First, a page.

• Bodom910

    I’ve started only recently building PCs, and I have to say that if you have a free afternoon, you are alone and you have some nice music in the background, it’s a nice way to spend your time…
    unless you are unlucky like me.
    Of 3 PCs I’ve made, I’ve had problems with 2 of them that were out of my responsibilities; with the one I’ve made for myself the Noctua cooler I’ve bought came with a stripped bolt, so I had to go to a hardware shop and buy a surrogate because I didn’t want to wait the bolts that they were sending me after contacting their customer service ( that I can confirm it’s excellent).
    Then I’ve made another for my cousin, and that one came with a doa PSU, so we had to wait a week to get another one from Amazon.

    In the end I’ve made one for my brother a couple of weeks ago and luckily everything went fine 😛

  • webkilla

    I’ve been building my own rigs since before… well, since before I was able to pay for them. My dad bought me my first PC and I helped assemble it. I’ve repeated the glorious experience about three times now, and I’ve paid for each of them myself.

  • Mark Andrew Edwards

    Just started building my first PC from the ground up based on your articles. So, thanks for that.

    I will add that this is a real learning experience. Like learning that wifi doesn’t come stock on these PCs. You’ll need a card/USB wifi card if you’re like me and have cut the CAT 5 cable. Also, don’t neglect the DVD drive. For some reason both of those items have been left off these lists.

  • Mr.Calavera

    Thanks I always wanted to build a computer.

  • Ben Kuyt

    Thanks for reading, hope it helps you join the PCMR.

  • Ben Kuyt

    I usually decide not to put in wireless wifi and a DVD drive for a couple reasons. First is because these are pretty much main PC builds, and since gaming on wireless can be iffy, wired is recommended. A DVD drive is a soon becoming obsolete format cause there is no real need to install off discs for drivers. If you’re using a genuine copy of Windows, you can usually put it on a flash drive using another computer or something, or just get the cheapest disc drive or external disc drive you can get and add it to the cost. These lists are for the major things, the things you NEED to get a great computer.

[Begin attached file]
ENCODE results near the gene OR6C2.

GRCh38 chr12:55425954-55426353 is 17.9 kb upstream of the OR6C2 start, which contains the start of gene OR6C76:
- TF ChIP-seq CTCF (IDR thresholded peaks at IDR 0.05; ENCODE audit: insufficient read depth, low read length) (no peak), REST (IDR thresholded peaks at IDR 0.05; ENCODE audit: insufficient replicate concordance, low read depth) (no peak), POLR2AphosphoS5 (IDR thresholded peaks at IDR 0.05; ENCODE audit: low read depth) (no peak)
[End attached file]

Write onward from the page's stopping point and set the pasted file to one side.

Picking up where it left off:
• Ben Kuyt

    Building is a lot more fun than dealing with a dude trying to sell you the over-expensive warranty and the underpowered computer. You get to build it yourself, and point at it and say “I built that!” It’s like having a kid. You get to look at them and say “I made you.”

  • Ben Kuyt

    Building a computer is best, and I guarantee you’ll get more for your money when you build. Look for deals on newegg, amazon, and if you’re in the US, check if there is a MicroCenter nearby. You can get every component for $20 lower than most other sites.

  • Freeman


  • Farmer John Jensen

    Honestly, that’s really too large of a PSU for NVidia and Intel. A healthy overclock with those components, and what that board can support, should come in well under 600. You’re likely safe at 550, to be honest. But it is a GREAT build.

  • Ben Kuyt

    Gotta leave space for upgrades and future paths. PSUs can go a long way if taken care of. I’ve got a 500W Thermaltake that is only 80+ certified, and it has been in the parent system since 2010.

    At max load, this system pulls around 340, according to PCPartPicker. But again, leaving room for any upgrades is something I like to do.

  • Ben Kuyt

    Then go with AMD and have a room as hot as mine (27C in the summer). Until she wants to make gender neutral chips or some whacky taffy crap like that, I don’t care, and you shouldn’t either. System builders can’t hold a bias because of politics.

  • Farmer John Jensen

    No, I completely understand that. But with the Green team card and the intel chip, if you aren’t planning on a crazy OC, dropping down a size or two you can get a silver, gold or platinum and maximize energy savings and still have room for a second card or a bigger card down the line. Team green has been VERY good about each iteration getting better on power consumption. It’s one of my sticking points against AMD at the moment. They AREN’T iterating their silicon at the same rate, and their power per watt is HORRID given their process sizes.

  • Farmer John Jensen

    A lot of boards are also shipping with wireless NICs these days, too. It’s almost a guarantee if you buy all but the most budget minded mITX boards, for example.

  • karmashock

    I like to build myself because my systems designs are unconventional. I like to have multiple harddrives that do different things.

    One drive for the system. one for games, one for downloads, one for documents. One for back ups… etc.

    Also check this out:


    You can do really cool stuff with a custom rig.

    Personally, I’m using gaming laptops at this point. I just like the portability of them. I take my gaming machine with me when I go on vacation or go to a friend’s house, or go on a business trip.

    Why settle for whatever shit is waiting for me? I can also plug it into my TV for living room gaming.

  • NorBdelta

    I wouldn’t mind pre-built but they are usually gratuitously overprices and mediocre spec’ed. A few companies are quite reasonable but quite a few really exploit the people who know very little about gaming PC components to know any better.